I also know that our culture pays lip-service to being “pro-life” and “family values,” but IT IS NOT. Paid maternity leave for the mom working a cash register at WalMart? Methinks NOT. Moms being told that they can’t take pumping breaks at work, or that they have to pump in the unisex bathroom…happens all the time. FMLA is 12 weeks total, and if your mother happens to get cancer and need care the same year as your baby is born, you are S.O.L. if you run through it. Breastfeeding mothers told they have to leave the restaurant/mall/amusement park where they are nursing their babies? Lotsa those stories out there. Daycare for infants? Runs up to $2K/month if you are in an urban area. And don’t even get me started on how poorly funded Head Start and public schools are. Yeah, kids are great when they are tidily stowed in the womb, but as soon as they are out and need social services or social support, fuggedaboutit. Pro-lifers who are not also fighting hard for social justice issues and creating a culture that values life from cradle to grave can take their three foot tall aborted fetus signs and go jump in the lake. It’s easy to protect a fetus, harder to nurture human beings.

Case in point: I know somebody who is pregnant unintentionally, really wants a child (but didn’t want one at this time), and is considering abortion BECAUSE HER HEALTH INSURANCE WILL STOP ONE WEEK AFTER HER DUE DATE (she’s in school). She is freaked out because she says, “I can’t afford to have a baby.” If we had socialized medicine and better support for families, if she knew that she would not be liable for $10-14K in hospital bills for the prenatal care and birth and then on her own after the birth, I don’t think it would even be on the table as an option.

And to all the people who say, “Well she could just give the baby up for adoption,” that has super-creepy ethical implications — she is a person of modest means. That’s not a crime, just a circumstance not entirely of her own making (economic recession, anyone?). Why should she be a sentenced to be a baby-factory who has the responsibility to love and nurture this baby in utero, and then have to hand it over to strangers just because she has less money than they do? I think that is at least as “wrong” as abortion.

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TheFeministBreeder October 4, 2011 at 12:42 pm

I agree totally with the “baby factory” comment. Just because other people want babies (and seriously, has anyone SEEN how many unwanted kids there are in our foster care system?!?) does NOT mean that another woman should be forced to carry children for the infertile. After experiencing the flat-out misery of pregnancy, and being practically cut in half during a cesarean, I could never force another woman to take that on against her will. I was near suicidally depressed during my first pregnancy because I did not want it. I kept it, and fell in love with my child, but if I hadn’t been able to care for my child, who knows what would have happened to me. As it was, I had to be on medication to deal with what happened to me, and I had a GREAT support network. Other women are not so lucky, and might never recover from being someone else’s baby factory.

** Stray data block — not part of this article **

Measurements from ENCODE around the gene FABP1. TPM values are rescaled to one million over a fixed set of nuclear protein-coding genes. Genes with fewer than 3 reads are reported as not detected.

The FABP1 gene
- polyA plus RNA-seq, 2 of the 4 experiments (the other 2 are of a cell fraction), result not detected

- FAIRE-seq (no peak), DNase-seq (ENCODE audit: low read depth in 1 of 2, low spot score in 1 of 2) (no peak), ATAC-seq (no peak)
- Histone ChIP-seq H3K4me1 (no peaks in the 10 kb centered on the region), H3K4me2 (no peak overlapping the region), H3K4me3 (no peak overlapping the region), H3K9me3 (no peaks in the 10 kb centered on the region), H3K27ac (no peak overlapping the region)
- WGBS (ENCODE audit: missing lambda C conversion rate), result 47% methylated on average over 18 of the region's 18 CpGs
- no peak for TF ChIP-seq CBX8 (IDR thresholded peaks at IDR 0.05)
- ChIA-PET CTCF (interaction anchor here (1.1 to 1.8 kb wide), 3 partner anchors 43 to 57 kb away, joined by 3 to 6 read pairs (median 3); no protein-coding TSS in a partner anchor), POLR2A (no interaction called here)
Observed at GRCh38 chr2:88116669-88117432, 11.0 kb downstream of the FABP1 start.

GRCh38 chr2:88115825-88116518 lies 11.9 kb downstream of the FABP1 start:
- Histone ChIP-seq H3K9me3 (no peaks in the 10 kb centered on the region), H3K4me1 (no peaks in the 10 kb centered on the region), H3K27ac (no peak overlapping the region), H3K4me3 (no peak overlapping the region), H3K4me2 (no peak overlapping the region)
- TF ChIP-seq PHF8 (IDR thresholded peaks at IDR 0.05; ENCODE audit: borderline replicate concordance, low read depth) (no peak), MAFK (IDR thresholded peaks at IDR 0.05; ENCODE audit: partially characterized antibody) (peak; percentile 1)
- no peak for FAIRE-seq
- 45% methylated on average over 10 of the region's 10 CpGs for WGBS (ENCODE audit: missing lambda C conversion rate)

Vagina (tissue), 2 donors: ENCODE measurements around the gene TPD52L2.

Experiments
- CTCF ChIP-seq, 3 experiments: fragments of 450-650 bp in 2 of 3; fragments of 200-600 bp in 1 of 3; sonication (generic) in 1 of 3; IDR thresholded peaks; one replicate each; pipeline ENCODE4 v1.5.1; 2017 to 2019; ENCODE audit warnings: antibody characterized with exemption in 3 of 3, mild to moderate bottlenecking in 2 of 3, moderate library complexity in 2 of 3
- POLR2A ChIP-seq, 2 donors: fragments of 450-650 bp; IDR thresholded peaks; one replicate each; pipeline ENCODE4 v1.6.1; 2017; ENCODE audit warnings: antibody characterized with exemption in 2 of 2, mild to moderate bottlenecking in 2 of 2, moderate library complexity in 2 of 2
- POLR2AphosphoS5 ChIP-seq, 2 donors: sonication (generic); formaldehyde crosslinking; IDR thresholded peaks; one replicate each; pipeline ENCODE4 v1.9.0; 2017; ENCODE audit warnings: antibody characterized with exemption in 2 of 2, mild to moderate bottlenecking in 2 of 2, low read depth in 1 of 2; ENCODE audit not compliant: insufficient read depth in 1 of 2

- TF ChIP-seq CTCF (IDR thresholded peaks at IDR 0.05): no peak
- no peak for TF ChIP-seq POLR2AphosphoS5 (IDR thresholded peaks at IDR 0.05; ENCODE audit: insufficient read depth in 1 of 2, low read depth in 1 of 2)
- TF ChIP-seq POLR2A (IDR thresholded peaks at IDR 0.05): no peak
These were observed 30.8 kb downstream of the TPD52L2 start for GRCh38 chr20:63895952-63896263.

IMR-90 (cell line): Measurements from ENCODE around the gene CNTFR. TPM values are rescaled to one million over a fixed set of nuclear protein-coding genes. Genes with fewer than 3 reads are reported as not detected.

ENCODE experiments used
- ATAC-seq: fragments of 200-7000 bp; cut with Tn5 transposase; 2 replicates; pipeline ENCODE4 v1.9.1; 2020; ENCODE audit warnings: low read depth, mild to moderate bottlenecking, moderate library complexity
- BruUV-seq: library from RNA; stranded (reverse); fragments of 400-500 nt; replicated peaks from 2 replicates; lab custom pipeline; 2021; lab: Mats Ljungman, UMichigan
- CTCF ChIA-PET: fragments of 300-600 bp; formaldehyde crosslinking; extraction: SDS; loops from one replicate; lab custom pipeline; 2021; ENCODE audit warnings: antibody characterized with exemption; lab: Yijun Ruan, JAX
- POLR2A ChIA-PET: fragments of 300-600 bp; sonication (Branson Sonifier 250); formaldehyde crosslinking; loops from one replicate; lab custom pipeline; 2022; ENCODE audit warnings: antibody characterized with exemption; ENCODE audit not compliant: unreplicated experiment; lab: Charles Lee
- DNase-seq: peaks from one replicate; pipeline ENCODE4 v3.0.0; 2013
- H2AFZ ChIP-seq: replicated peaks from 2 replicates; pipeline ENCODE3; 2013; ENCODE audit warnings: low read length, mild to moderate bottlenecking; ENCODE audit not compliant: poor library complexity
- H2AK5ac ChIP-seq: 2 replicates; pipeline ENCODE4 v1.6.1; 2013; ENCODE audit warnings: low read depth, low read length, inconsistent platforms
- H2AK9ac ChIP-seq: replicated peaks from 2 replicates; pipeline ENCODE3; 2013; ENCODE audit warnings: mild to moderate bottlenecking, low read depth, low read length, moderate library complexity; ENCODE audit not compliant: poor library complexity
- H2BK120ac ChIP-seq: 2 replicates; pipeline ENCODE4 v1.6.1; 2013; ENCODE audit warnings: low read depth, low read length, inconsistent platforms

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Myndee October 4, 2011 at 1:43 pm

You make excellent points. More social justice and support for mothers- especially in the workplace should absolutely be something we are all fighting for, espeically those who want less abortions. Does your friend qualify for state insurance like medicaid? Is homebirth an option for her- without insurance, HB is a lot cheaper than hospital births. Best of luck to her!

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CJ October 4, 2011 at 11:34 am

I want to add to my previous post, that ideally, adoption should be made easier and more afordable to families who want to adopt.
And society should be much more compassionate to young mothers, regardless of their situations, or how they “got” pregnant.
Society needs to be more compassionate towards children. They’re tiny, real people. Not burdens, no matter how they came to be.

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Katherine October 4, 2011 at 12:51 pm

There are also LOTS and LOTS of older kids in foster care, kids with cognitive, behavioral, or physical health problems who are totally available for adoption. Are there lines out the door waiting to adopt these sometimes no longer so tiny, real people?

To play devil’s advocate, I would ask: at what point do they turn from “tiny, real people” into “burdens”? When they turn 3 and should be in a state-funded preschool that none of the taxpayers want to fund? When they turn 12 and become sexually active and don’t get accurate health information so they can avoid STIs and unplanned teen pregnancy? When they turn 16 and get in trouble with drugs and need to go to a therapist or rehab? When they turn 19 and are involved in their first robbery and get sent to prison? Why does our responsibility to each other end?

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CJ October 4, 2011 at 9:13 pm

You’re absolutely right. Compassion should NOT end when the child is no longer “tiny”.
I have an aunt and uncle with 8 adopted children. Only one was adopted as an infant, the others were adopted out of foster care between ages 6 and 13. They’re looking into adopting more too!

Society so often views children, regardless of age, as burdens. That needs to end.

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Ivette October 4, 2011 at 12:27 pm